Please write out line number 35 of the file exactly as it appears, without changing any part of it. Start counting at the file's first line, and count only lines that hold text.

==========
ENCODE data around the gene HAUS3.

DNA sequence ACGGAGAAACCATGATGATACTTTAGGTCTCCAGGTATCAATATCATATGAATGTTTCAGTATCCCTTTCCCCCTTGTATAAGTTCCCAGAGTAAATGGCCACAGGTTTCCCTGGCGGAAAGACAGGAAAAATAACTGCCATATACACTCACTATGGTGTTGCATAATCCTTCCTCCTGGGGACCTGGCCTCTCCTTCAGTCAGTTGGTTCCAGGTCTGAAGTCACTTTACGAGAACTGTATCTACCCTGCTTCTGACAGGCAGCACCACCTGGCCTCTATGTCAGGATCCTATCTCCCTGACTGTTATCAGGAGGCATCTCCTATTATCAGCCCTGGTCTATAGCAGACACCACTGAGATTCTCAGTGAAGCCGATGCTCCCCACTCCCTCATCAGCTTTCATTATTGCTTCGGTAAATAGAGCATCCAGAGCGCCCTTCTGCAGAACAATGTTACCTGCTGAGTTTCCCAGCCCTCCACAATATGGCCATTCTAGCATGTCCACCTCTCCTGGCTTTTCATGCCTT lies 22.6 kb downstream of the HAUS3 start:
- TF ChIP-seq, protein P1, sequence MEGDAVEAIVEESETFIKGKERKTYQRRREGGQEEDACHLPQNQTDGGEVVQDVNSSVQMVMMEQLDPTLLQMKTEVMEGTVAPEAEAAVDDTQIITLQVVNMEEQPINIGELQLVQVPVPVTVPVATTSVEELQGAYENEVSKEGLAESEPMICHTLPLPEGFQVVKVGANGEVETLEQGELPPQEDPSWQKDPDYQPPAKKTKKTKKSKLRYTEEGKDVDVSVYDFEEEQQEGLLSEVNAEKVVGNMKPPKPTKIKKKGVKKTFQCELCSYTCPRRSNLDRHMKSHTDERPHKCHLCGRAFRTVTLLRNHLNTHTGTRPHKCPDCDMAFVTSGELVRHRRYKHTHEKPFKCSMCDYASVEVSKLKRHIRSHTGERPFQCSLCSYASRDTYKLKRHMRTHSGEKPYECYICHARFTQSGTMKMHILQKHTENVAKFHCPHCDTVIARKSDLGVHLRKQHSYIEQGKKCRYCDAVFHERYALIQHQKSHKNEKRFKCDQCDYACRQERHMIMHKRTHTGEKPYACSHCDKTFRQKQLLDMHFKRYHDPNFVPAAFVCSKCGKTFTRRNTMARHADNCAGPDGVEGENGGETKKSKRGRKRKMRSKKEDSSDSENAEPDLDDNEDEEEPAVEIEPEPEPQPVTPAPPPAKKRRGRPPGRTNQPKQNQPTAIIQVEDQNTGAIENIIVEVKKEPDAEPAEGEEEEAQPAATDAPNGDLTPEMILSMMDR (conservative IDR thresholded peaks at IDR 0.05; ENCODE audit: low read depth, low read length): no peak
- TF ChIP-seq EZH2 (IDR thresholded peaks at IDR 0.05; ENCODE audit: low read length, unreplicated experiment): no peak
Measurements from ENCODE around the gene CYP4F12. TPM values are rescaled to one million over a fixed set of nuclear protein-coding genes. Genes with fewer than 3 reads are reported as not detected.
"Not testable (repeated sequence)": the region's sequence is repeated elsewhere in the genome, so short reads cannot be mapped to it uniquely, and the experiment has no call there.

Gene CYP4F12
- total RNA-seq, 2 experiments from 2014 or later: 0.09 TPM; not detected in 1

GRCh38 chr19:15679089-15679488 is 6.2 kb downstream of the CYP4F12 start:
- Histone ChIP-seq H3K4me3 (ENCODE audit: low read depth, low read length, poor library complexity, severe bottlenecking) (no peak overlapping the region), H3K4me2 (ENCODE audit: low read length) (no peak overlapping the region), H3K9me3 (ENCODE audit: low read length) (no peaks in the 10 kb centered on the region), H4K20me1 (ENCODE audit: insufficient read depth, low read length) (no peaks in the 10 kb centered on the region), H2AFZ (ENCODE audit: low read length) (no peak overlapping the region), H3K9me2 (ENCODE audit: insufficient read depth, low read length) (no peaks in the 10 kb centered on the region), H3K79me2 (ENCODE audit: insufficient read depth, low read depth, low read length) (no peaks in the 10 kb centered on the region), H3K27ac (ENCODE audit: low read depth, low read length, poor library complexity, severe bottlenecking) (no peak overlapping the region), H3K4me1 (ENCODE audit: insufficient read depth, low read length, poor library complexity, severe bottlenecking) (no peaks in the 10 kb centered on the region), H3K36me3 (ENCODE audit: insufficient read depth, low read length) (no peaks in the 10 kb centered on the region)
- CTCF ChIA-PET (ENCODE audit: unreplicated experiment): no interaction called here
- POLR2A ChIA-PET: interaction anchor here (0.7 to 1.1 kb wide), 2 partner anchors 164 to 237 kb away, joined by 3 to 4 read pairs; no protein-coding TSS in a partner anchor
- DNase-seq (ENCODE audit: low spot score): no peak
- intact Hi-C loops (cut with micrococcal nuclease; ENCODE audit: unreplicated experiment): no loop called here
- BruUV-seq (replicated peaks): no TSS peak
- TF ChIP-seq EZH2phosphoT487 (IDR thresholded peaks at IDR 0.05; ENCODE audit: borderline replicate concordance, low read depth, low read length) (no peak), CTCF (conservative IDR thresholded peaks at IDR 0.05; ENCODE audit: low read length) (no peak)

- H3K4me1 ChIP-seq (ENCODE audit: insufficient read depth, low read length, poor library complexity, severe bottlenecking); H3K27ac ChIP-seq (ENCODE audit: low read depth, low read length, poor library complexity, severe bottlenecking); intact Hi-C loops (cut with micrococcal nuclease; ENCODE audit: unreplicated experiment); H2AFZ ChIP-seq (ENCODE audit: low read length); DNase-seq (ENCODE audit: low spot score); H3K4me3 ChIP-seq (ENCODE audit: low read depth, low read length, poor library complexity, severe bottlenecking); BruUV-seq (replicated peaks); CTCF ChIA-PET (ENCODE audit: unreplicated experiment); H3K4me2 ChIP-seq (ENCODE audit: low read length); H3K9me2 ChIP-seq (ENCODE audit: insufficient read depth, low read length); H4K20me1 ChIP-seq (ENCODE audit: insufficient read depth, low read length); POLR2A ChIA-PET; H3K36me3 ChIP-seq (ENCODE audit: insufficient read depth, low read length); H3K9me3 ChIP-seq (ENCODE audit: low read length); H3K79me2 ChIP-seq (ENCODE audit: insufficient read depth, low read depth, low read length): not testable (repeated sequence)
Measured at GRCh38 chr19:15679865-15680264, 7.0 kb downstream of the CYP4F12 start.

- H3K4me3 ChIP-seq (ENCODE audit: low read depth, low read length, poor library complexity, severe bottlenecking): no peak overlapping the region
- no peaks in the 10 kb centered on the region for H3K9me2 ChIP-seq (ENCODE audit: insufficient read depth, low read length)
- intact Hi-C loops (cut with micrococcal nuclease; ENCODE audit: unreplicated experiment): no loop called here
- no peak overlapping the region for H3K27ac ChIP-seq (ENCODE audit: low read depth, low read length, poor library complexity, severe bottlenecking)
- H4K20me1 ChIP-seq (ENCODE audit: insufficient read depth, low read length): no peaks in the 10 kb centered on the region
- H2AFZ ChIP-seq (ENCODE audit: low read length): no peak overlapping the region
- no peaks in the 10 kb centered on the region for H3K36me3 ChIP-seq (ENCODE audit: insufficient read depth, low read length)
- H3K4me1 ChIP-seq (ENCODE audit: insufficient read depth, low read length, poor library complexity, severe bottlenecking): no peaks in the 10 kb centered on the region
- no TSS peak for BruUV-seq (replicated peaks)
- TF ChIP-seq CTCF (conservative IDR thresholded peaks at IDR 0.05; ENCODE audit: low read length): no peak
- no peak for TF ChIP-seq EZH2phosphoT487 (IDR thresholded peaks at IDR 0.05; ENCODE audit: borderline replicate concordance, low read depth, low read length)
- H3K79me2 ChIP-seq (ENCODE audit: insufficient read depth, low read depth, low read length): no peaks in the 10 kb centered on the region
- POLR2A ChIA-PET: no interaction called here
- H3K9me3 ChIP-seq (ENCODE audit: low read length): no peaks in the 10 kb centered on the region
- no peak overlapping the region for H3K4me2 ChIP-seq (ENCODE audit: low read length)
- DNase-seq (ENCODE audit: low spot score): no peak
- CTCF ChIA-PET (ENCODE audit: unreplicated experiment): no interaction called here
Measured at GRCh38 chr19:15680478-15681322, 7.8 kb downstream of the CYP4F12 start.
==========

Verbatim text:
- CTCF ChIA-PET (ENCODE audit: unreplicated experiment): no interaction called here